The end of World War 1, in 1918, marked the beginning of the Interwar Period, a chaotic period of time when totalitarian leaders rose to power to solitarily take control of their country. Through deceit, propaganda, charisma, and promises for a brighter future, these leaders were able to gather their country’s undivided support. One example of propaganda produced and endorsed by a totalitarian dictator is the piece Mein Kampf, written by Adolf Hitler. In this piece, Hitler blames Germany’s past problems on the Jews, and calls all Germans and Aryans to support his extermination of the Jews. One way that leaders were able to single handedly control their country was the extreme promotion of nationalism, in order to create a common national identity. Totalitarian leaders were then able to harness people’s support with very little effort, by implementing policies that were viewed favorably by the new national identity. Different totalitarian leaders came to power very differently. Some dictators came to power lawlessly, through the overthrow of the former leader, while others came to power legally. Once in power, however, these leaders behaved very similarly, implementing policies to protect their complete power and control, aggressive foreign policies, and the extreme promotion of the state. Many totalitarian dictators sought short-term solutions for their country’s economic struggles after the war, in an effort to gain support and devotion from their people.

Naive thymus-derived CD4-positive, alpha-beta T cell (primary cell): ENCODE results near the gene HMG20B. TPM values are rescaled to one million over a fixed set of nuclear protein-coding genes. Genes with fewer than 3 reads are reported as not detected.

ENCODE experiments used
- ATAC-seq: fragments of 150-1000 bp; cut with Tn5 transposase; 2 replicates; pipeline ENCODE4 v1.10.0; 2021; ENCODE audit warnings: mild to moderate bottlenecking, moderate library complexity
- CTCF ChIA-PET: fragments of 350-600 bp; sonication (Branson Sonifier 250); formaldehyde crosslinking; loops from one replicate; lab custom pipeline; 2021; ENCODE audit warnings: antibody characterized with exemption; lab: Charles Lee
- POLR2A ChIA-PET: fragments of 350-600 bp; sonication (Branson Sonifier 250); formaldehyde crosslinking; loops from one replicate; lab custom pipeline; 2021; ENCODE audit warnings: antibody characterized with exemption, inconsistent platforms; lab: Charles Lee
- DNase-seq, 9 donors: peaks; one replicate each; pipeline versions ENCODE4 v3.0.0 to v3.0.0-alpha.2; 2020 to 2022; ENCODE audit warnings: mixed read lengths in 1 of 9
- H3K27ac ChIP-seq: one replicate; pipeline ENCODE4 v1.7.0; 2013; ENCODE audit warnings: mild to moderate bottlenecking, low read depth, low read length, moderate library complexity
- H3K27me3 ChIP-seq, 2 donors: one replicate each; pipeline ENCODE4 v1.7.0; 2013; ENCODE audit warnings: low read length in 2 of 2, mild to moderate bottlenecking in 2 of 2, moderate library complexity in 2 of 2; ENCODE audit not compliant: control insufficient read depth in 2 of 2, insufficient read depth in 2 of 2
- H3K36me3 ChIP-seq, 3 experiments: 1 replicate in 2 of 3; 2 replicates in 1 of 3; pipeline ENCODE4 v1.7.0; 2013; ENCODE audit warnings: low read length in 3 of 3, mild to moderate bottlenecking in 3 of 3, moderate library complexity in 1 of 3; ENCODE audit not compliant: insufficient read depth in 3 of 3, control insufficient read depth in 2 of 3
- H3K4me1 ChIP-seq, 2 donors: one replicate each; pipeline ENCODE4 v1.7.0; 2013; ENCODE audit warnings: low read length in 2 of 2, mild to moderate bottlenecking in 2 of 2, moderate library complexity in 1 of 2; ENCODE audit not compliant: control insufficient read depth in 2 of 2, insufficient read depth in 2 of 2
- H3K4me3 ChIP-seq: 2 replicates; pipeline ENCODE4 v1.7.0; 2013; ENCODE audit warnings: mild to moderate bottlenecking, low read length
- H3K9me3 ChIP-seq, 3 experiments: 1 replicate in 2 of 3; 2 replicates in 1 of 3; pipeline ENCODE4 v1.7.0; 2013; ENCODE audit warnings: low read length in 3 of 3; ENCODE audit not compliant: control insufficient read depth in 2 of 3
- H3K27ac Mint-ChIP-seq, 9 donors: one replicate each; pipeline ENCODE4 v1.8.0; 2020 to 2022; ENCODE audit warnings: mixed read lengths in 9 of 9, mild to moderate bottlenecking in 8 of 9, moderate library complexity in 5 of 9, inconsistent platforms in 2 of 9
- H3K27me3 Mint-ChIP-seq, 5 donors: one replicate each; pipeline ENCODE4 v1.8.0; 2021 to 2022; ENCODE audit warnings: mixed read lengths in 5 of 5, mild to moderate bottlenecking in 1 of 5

Nationalism and Interwar Totalitarianism have a strong connection to the development of World War II. After World War I, the defeated countries, the Triple Alliance, especially Germany, felt taken advantage of by the Treaty of Versailles. These countries turned toward a definitive, and aggressive leader, who promised a brighter future to the people of his country, and came to power. These leaders acted impulsively, and very aggressively, and these actions were a large contributing factor to the development of World War II. Totalitarian dictators, such as Benito Mussolini and Adolf Hitler, used their people’s nationalist feelings as an excuse to act against countries that they had tensions with. Nationalism and Interwar Totalitarianism connect to the development of World War II because an increase in nationalist feelings led to the implementation of Totalitarian dictators, who acted very aggressively in the pursuit of national pride, another defining trait of nationalism.